a "been-there" mom of six offers encouragement
to wives, young mothers, and those not so young,
and simple common-sense approaches to
the "ings" of life:
child-rearing (hints and helps), homemaking (all areas),
cooking (simple, cheap, and do-it-yourself)
making (toys and gifts), preparing (for the unexpected),
maintaining (sanity and peace in this increasingly crazy world) and more---
all aspects of making the most of making do on little---
and having fun in the process.

Friday, September 20, 2013

Quiet Book Page 6 --- Open the Barn to Find . . .

Five Farm Animal Finger Puppets and more 

There are many variations of barn pages on the Internet.  I checked several out and adapted what fit my likes and abilities. 

Here is my barn page and a few things I did to make the process easier. 

I'm making 12 of these and am pretty sure  I got some of the windows even!
Hopefully the little users won't notice or won't care ---- and their parents may find it
either charming or . . .  indicative of my declining years and eyesight. 

I found a picture for my laying hen, colored it, and machine stitched a plastic window (cut from a zip lock bag) around it. 

As I have indicated with other pages, I like to add texture and things to feel whenever I can.   

When you "open" the hay you find three eggs.  

I sew my objects on using one of three things: dental floss, fishing line or heavy button thread so there is no chance of anything coming loose that could create a swallowing hazard. 

The eggs are threaded on fishing line. 
The barn door latches are coat hook and eyes, sewn on with button thread.

Catching Rays is not just a suntanning term!

I cut four pieces of fleece and crisscrossed them for the sun's rays.
I overcast the sun, catching the rays at the same time. The unintended pluses were depth to the sun and loose rays that move.

When you open the barn door five farm animals are there 
to greet you.

The chicken is usually in the pen also, but I wanted to show it's details---cut out with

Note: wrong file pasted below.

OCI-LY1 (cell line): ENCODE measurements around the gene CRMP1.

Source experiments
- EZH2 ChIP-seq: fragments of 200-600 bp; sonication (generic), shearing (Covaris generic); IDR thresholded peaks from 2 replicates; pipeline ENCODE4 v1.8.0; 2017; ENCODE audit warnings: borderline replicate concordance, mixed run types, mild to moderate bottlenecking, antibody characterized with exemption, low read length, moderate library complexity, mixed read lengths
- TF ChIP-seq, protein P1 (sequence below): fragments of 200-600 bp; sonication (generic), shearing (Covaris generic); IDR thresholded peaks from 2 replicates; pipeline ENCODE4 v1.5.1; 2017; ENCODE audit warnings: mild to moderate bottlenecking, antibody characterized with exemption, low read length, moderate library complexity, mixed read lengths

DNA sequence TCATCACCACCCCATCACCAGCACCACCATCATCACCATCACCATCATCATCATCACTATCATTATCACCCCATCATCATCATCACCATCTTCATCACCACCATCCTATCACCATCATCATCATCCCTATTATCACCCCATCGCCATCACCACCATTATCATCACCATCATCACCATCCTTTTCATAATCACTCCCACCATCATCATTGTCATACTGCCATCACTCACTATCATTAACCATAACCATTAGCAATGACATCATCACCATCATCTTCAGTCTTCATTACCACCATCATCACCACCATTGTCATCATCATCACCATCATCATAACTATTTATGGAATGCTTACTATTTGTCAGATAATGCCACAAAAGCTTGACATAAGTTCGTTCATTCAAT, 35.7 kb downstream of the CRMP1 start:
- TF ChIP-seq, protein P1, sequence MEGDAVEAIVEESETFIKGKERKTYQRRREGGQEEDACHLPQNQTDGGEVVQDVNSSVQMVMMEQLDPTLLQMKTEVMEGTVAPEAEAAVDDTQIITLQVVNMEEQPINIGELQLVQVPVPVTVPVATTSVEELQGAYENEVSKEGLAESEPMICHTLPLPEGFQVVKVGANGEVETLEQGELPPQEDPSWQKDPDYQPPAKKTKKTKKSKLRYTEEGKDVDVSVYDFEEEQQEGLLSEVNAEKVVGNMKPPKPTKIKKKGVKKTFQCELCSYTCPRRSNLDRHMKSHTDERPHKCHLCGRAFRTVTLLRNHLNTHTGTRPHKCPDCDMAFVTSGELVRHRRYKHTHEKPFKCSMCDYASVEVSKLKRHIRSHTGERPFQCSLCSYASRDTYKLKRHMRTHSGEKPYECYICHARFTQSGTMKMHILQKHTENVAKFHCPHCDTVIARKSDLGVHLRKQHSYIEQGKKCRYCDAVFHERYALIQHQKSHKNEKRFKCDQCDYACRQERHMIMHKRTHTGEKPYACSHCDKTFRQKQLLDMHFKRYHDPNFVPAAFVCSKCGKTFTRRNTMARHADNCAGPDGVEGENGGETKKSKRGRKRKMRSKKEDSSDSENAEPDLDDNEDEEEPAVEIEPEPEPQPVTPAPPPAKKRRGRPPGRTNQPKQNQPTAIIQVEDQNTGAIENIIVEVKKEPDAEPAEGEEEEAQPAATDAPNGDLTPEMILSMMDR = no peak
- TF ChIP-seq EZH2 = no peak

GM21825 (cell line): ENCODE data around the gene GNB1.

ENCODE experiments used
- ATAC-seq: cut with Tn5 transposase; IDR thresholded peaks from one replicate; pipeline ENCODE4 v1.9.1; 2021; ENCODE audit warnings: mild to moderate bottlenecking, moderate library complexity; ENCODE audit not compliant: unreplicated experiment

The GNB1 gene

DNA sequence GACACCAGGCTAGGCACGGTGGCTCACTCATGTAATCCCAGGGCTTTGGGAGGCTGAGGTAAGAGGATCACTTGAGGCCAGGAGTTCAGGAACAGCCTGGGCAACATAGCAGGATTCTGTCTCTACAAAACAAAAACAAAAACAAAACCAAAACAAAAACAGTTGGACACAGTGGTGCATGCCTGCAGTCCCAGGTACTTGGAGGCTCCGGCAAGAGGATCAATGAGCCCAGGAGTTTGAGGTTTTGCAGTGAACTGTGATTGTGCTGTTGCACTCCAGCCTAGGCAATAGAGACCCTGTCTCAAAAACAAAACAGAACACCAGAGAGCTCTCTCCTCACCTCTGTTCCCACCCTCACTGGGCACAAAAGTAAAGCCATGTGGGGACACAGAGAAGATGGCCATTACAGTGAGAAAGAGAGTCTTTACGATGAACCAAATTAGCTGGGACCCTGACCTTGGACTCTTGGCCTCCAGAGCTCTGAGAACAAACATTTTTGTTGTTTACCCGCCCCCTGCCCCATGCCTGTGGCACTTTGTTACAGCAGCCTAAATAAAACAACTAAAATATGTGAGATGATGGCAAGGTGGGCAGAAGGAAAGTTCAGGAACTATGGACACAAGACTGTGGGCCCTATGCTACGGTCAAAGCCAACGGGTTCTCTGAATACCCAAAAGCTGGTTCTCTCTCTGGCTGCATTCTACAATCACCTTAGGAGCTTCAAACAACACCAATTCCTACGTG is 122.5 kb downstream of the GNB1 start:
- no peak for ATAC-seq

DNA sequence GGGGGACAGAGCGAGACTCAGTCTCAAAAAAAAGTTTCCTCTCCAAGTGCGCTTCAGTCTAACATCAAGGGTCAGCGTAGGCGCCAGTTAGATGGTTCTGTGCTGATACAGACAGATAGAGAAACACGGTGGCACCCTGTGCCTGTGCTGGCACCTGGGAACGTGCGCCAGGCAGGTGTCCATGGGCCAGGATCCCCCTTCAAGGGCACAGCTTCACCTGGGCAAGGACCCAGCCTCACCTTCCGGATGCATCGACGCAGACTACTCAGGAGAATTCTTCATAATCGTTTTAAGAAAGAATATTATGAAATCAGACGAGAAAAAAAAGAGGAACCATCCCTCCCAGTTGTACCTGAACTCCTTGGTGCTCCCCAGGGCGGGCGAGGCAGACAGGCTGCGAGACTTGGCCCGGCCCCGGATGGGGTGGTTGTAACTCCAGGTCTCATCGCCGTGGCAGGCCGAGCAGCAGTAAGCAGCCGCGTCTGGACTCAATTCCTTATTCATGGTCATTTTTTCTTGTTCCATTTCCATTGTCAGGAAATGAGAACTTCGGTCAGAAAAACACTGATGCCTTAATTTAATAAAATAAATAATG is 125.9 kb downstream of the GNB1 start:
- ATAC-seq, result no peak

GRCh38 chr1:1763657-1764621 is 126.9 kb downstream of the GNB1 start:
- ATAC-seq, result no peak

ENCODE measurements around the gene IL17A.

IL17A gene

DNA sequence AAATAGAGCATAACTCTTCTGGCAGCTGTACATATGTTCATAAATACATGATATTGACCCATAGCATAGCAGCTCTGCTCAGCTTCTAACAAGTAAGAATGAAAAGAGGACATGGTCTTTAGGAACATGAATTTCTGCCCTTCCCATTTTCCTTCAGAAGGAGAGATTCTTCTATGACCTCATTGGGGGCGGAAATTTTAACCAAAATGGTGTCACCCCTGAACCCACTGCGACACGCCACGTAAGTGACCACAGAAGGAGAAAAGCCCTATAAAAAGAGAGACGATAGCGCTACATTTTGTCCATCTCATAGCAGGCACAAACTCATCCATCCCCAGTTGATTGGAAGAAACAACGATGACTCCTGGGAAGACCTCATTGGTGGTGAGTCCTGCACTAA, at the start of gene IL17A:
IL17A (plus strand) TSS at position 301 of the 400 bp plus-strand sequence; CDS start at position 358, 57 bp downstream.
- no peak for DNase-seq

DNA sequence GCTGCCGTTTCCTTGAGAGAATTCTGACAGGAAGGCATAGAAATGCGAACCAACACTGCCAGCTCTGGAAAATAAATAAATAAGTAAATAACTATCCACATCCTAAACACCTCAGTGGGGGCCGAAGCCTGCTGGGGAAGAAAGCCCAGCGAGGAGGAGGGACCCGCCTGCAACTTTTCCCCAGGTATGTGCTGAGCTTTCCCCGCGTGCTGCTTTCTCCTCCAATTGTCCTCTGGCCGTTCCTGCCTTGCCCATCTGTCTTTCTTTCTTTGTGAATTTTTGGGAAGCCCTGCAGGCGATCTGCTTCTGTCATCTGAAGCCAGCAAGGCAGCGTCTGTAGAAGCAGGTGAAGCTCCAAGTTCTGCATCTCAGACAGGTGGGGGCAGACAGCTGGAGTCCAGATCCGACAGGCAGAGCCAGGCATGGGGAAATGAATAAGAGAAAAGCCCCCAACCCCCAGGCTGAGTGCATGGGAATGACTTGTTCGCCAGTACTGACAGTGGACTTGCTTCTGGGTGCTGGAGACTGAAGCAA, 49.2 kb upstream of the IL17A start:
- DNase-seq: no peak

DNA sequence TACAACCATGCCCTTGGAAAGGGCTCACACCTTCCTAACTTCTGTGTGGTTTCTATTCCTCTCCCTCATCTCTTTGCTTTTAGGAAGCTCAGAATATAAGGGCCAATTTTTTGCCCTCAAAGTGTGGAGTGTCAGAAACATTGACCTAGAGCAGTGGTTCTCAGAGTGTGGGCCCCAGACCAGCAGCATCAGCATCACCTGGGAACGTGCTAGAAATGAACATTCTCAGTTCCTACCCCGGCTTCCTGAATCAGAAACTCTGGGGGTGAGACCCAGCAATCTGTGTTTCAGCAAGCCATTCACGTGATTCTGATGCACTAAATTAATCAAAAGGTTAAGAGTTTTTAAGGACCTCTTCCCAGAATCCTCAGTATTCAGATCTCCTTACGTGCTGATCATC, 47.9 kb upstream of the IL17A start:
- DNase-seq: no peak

pinking shears, with the stitching following the lines of the body leaving the wings open.

The finger puppet patterns are also found on line---from very simple to very elaborate. Mine are variations of some of them.  For me, the hardest part was deciding on the right size. I didn't know how to make copies of the available free patterns so they came out the correct size so I had to judge the best I could. 

Except for the chicken (who has added wings) all of my puppets are the same shape. All are the same size --- about 1-1/2 inches wide and 2-1/4 inches long.

The cow is cut from a cow print piece of felt (that was on sale for
10 cents and happily was enough for all 12 of my cows!)  If you don't have cow felt you can just sew a couple of spots on white felt. 

The sheep is from a scrap of fleece I had on hand.

I used tiny  beads for most of the eyes and noses. 

The pig's snout is embroidered French knots. 

This vial probably holds close to a zillion beads and cost less than $2.00 at Wal-Mart. 

The biggest sanity and time saver, for me, was creating
one-piece ears for the animals.  Cutting out tiny individual ears and managing to sew them on was way too much for me.  Although my drawings  are rough I hope they will give you the idea of what I did. 

I admit some of my pages are a little lot more elaborate than most of my offerings but sometimes I get carried away.  I know I am going overboard on these future great grand-kid gifts but I am having fun.

Please don't panic and feel that Simply, Gail has abandoned her simplicity and simply gone even more crazy.  I promise I haven't. 

Simple quiet book pages will provide every bit as much fun. Trust me when I say the ones I made for our kids when they were small were very basic. Our future great-grand-kids won't need all this ---- but for some reason, at this time in my life, I do.